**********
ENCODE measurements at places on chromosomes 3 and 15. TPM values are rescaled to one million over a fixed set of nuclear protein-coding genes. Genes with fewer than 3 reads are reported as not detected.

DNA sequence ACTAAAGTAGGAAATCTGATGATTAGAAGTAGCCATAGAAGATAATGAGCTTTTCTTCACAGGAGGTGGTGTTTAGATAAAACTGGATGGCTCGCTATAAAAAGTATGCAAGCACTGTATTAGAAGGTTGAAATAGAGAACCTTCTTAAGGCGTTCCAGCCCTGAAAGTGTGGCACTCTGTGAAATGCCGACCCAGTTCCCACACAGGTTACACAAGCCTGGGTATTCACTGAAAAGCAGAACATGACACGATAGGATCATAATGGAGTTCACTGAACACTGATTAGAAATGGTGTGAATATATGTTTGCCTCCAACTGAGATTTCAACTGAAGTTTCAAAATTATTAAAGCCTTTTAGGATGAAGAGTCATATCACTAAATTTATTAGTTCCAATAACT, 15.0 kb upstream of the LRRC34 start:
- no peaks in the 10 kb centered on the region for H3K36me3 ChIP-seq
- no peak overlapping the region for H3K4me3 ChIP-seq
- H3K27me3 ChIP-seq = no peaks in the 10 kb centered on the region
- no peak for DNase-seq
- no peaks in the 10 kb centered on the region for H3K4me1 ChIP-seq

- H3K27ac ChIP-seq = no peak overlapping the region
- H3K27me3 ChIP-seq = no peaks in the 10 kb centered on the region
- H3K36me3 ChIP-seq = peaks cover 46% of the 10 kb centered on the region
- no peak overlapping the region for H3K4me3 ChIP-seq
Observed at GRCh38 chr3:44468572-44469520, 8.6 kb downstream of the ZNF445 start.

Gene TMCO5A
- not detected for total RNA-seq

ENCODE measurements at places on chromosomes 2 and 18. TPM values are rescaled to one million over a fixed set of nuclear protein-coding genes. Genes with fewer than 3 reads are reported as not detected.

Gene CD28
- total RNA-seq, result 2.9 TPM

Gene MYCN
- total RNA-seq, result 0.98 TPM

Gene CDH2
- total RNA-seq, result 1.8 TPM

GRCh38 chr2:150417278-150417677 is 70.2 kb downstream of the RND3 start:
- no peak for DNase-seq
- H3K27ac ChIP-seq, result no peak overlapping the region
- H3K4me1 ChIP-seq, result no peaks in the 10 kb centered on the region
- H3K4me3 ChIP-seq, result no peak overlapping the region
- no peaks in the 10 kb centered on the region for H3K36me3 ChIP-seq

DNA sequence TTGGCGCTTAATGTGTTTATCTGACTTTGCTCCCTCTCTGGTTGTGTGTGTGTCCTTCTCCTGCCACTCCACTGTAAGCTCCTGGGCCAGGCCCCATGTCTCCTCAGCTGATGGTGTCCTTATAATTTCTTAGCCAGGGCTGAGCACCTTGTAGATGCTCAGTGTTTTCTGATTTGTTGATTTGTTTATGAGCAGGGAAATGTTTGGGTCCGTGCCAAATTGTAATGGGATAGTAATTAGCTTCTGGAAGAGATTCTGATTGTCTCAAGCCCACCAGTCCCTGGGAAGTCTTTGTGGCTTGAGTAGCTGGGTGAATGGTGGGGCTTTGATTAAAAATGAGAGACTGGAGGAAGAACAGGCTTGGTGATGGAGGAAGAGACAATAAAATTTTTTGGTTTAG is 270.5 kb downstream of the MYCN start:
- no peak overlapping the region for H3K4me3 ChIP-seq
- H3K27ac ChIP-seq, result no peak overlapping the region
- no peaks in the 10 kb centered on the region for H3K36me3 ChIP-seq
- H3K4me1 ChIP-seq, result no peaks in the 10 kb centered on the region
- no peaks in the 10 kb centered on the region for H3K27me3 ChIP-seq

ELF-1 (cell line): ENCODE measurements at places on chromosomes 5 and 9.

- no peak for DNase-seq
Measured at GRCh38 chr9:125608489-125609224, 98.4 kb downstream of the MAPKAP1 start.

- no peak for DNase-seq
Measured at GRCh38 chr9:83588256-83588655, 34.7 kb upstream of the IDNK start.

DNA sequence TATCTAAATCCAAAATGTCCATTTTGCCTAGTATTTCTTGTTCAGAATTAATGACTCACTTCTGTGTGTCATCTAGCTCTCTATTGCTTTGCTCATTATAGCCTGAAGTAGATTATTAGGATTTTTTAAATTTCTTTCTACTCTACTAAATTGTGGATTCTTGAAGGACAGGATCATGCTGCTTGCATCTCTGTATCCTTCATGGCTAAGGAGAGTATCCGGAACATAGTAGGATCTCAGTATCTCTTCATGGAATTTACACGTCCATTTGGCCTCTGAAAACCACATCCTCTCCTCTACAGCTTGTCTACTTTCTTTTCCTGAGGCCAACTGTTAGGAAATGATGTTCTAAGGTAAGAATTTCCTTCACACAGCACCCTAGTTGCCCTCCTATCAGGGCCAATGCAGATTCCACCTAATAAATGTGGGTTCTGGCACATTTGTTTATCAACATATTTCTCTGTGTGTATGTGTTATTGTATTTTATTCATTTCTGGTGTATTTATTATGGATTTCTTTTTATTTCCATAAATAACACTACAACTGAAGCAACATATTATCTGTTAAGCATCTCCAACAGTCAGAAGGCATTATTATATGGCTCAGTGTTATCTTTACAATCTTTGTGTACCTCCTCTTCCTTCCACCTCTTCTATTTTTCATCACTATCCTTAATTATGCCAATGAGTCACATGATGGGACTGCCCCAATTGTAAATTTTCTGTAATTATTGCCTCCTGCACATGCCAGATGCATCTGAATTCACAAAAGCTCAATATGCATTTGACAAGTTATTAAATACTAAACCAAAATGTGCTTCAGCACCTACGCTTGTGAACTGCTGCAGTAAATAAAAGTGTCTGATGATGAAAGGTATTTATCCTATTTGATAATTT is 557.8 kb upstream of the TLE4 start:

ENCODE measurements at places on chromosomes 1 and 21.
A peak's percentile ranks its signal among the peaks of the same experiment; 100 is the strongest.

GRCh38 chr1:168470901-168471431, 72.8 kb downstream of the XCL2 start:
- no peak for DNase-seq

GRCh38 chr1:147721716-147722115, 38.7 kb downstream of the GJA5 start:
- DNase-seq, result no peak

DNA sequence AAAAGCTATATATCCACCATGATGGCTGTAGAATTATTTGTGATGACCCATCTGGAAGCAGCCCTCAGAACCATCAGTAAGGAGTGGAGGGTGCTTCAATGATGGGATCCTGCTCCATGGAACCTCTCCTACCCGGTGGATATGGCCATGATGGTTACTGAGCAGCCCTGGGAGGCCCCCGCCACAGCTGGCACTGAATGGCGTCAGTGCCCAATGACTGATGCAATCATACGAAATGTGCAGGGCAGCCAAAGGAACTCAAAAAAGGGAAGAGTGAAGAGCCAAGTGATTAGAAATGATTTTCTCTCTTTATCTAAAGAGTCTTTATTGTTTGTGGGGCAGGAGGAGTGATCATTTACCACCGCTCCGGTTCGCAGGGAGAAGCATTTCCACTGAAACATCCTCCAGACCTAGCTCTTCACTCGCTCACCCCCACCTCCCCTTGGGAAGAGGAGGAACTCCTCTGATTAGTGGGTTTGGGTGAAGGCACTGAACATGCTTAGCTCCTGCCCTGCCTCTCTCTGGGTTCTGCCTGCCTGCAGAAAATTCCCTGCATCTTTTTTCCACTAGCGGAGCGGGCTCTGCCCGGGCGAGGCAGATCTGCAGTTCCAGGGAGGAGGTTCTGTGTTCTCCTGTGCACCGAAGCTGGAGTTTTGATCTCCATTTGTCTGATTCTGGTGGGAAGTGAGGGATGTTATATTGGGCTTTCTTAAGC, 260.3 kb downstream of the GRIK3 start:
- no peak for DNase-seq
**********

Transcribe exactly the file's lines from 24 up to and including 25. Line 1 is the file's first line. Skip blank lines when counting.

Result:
- H3K27ac ChIP-seq, result no peak overlapping the region
- H3K4me1 ChIP-seq, result no peaks in the 10 kb centered on the region